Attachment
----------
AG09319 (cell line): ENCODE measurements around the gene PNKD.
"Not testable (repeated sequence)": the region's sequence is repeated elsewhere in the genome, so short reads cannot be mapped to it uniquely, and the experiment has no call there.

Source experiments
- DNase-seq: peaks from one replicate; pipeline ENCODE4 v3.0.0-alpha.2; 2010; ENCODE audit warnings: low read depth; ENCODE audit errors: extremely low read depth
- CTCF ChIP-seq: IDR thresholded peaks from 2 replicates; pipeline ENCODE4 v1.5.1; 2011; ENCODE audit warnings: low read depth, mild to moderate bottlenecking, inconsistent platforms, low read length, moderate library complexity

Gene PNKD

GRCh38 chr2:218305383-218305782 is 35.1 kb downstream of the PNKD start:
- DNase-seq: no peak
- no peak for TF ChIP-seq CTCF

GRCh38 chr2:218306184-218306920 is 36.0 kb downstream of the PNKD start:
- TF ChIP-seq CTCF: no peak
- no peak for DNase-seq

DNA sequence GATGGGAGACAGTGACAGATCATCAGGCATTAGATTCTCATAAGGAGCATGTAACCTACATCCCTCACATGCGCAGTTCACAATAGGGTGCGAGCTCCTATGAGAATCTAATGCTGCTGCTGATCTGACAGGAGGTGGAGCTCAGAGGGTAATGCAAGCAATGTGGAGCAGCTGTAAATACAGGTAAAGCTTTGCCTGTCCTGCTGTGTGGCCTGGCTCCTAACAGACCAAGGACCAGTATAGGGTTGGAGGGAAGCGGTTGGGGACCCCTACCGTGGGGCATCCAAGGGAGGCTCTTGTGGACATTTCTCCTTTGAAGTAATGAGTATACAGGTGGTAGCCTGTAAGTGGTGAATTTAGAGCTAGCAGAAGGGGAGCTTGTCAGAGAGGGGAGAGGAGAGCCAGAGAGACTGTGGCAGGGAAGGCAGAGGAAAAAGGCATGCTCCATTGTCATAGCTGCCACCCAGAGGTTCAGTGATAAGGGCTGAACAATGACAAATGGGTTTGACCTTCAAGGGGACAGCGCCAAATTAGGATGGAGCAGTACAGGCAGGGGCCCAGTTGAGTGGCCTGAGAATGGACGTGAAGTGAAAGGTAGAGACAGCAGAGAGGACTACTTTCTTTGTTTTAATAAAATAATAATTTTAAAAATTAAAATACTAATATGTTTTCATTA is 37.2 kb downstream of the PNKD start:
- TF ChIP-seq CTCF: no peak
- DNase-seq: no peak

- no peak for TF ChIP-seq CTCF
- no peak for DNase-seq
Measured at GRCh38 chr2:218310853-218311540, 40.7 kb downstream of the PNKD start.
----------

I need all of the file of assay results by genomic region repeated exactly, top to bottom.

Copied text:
AG09319 (cell line): ENCODE measurements around the gene PNKD.
"Not testable (repeated sequence)": the region's sequence is repeated elsewhere in the genome, so short reads cannot be mapped to it uniquely, and the experiment has no call there.

Source experiments
- DNase-seq: peaks from one replicate; pipeline ENCODE4 v3.0.0-alpha.2; 2010; ENCODE audit warnings: low read depth; ENCODE audit errors: extremely low read depth
- CTCF ChIP-seq: IDR thresholded peaks from 2 replicates; pipeline ENCODE4 v1.5.1; 2011; ENCODE audit warnings: low read depth, mild to moderate bottlenecking, inconsistent platforms, low read length, moderate library complexity

Gene PNKD

GRCh38 chr2:218305383-218305782 is 35.1 kb downstream of the PNKD start:
- DNase-seq: no peak
- no peak for TF ChIP-seq CTCF

GRCh38 chr2:218306184-218306920 is 36.0 kb downstream of the PNKD start:
- TF ChIP-seq CTCF: no peak
- no peak for DNase-seq

DNA sequence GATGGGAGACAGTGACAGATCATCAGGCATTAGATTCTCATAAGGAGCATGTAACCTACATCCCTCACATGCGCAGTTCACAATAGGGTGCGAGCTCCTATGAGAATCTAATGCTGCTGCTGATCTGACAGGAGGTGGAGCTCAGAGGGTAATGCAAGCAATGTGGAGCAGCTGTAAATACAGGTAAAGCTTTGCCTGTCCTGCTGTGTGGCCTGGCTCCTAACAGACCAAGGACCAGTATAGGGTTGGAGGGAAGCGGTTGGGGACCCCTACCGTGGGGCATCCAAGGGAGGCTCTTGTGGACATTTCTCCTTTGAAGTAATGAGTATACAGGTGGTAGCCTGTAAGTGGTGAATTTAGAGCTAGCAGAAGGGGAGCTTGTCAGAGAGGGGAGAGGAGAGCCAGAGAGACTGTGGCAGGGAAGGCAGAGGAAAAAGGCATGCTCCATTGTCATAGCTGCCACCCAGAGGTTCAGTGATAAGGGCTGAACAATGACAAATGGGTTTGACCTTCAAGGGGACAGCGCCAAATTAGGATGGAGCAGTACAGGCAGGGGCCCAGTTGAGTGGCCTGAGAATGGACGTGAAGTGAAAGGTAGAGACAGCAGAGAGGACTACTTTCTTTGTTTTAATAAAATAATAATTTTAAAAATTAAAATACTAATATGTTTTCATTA is 37.2 kb downstream of the PNKD start:
- TF ChIP-seq CTCF: no peak
- DNase-seq: no peak

- no peak for TF ChIP-seq CTCF
- no peak for DNase-seq
Measured at GRCh38 chr2:218310853-218311540, 40.7 kb downstream of the PNKD start.